What is creeping Charlie?
Creeping Charlie (Glechoma hederacea) is a perennial plant that spreads by seed and by creeping stems (called stolons) that grow along the ground. Creeping Charlie was introduced into North America from Europe by early settlers who thought it would work great as a groundcover for shady areas where grass would not normally grow well. A different version of the weed is sometimes used in hanging baskets. It is also known as ground ivy, gill-on-the-ground, and creeping Jenny.
What does creeping Charlie look like?
Creeping Charlie produces bright green, round or kidney-shaped leaves that have scalloped edges. The leaves are produced opposite each other on square (i.e., four-sided), creeping stems that root at the nodes. In spring, small, bluish-purple,funnel-shaped flowers appear. When the plant is crushed, it produces a strong mint-like odor. It is often confused with henbit (Lamium amplexicaule), which is a winter annual.
How can I control creeping Charlie?
Creeping Charlie thrives in moist, shady spots such as under trees and shrubs, and along the north sides of buildings where it receives more shade. Altering these moist, shady conditions can discourage the growth of this weed. If possible, improve soil drainage or water less frequently to dry the soil, and prune trees to open the canopy and increase light levels.
If creeping Charlie is invading a thin lawn, try to improve turf health and density to get weeds under control. This can be accomplished by mowing regularly, fertilizing and watering appropriately, and overseeding in the fall. Also, make sure to grow the most suitable type of turfgrass for the location. Another option is to consider removing grass and growing shade-loving plants such as vinca, English ivy, pachysandra, or hosta that compete well with weeds.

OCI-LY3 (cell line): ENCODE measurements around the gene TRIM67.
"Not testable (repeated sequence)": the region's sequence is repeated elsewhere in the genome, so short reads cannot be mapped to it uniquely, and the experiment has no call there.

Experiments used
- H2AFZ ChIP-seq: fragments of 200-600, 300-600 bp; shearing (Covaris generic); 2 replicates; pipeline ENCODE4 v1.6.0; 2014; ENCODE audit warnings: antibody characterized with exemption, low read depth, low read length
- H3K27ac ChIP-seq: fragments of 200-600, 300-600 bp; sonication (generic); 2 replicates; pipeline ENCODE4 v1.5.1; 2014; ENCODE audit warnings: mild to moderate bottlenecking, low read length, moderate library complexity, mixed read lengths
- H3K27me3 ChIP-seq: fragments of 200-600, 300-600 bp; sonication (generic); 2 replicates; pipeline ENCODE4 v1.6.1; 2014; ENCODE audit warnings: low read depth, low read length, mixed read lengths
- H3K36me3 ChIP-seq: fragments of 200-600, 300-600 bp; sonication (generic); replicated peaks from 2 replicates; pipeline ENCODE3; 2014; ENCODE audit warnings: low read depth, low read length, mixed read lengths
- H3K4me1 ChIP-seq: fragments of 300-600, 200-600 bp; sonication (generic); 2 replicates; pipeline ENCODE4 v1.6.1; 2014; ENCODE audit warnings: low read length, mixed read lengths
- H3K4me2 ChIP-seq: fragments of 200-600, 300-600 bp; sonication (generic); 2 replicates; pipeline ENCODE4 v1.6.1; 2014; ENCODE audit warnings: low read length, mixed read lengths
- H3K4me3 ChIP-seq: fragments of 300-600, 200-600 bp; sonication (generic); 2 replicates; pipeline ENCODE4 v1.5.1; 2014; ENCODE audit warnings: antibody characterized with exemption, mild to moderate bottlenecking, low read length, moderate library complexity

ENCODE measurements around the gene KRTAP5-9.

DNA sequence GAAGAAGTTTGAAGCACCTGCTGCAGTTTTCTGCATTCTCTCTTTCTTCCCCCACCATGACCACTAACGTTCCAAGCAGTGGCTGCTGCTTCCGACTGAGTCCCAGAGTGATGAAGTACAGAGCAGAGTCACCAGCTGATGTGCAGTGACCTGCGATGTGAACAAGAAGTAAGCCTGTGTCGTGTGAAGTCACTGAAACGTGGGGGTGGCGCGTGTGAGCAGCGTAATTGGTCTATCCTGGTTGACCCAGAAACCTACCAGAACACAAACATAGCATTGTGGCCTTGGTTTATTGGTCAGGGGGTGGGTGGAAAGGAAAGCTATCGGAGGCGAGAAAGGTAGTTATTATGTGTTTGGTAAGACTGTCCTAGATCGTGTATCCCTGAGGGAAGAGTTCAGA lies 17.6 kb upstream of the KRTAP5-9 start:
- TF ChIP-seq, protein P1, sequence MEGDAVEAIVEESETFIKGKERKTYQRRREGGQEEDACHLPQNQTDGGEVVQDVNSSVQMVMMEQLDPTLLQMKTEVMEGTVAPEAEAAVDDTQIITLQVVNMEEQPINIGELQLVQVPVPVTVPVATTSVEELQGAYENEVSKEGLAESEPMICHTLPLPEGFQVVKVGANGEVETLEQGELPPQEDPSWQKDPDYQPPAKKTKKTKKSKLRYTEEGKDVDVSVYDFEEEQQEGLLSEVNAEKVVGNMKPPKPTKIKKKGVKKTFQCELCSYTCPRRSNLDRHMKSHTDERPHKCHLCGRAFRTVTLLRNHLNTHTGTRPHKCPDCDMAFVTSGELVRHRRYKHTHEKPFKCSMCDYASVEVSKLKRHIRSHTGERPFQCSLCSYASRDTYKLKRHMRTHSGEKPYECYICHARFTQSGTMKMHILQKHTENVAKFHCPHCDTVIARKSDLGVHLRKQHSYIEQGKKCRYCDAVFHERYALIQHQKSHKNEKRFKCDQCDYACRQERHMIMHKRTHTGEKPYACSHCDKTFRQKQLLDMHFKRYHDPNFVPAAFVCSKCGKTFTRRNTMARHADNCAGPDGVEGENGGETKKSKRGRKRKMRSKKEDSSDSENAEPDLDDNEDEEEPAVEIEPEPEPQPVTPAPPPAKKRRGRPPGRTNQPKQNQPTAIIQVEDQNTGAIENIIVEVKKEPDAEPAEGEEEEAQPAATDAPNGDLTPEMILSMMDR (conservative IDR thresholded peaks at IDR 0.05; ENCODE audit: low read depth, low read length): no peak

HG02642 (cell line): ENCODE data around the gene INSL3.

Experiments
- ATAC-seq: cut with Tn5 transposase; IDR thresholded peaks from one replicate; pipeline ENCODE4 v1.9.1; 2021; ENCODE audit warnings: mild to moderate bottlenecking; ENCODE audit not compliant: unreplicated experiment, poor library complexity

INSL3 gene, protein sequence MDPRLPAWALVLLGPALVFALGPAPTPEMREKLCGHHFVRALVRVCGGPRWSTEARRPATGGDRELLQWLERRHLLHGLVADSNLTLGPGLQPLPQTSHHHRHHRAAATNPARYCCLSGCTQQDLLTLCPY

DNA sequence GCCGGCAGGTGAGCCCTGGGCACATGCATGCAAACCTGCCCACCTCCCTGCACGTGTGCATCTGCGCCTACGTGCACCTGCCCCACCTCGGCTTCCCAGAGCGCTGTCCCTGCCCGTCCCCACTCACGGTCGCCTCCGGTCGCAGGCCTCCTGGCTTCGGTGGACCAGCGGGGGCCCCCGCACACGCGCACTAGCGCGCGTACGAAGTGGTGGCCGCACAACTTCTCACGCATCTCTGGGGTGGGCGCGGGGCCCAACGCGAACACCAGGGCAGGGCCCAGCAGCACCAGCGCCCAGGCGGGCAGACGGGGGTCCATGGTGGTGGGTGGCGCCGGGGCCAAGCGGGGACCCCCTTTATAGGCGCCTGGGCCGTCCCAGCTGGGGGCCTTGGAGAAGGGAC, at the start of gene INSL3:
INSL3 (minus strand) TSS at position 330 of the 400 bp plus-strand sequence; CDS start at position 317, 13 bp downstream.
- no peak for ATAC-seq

In areas where creeping Charlie has become established, try removing plants by hand. This is the control method of choice in vegetable or flower gardens. However, this may not be a viable option in heavily infested areas. The extensive spreading stems of the weed can be difficult to completely remove. Once plants are pulled, make sure to dispose of the plants in such a way that they cannot re-root.
How to prevent Creeping Charlie
A healthy lawn will help prevent creeping Charlie from getting established. Over-seeding bare spots in the lawn with appropriate grass seed will help crowd out the weed. Another strategy is to mow at a height of at least 3 inches. This allows grass to have healthier roots and blades as well as shade out weed seedlings. If shade is one of your issues, you may be able to do some branch or tree thinning to create more sun or consider an alternative ground cover that will grow better than grass in that location.
Hand weeding can be difficult and frustrating due to the fact that there are roots at many of the leaf nodes. If the soil is moist and you are careful to dig the roots, you will be more successful. Weeding them from garden beds is a lot easier. Removing them as soon as they show up is the key to success. A hoe, rake or dethatching tool can be helpful.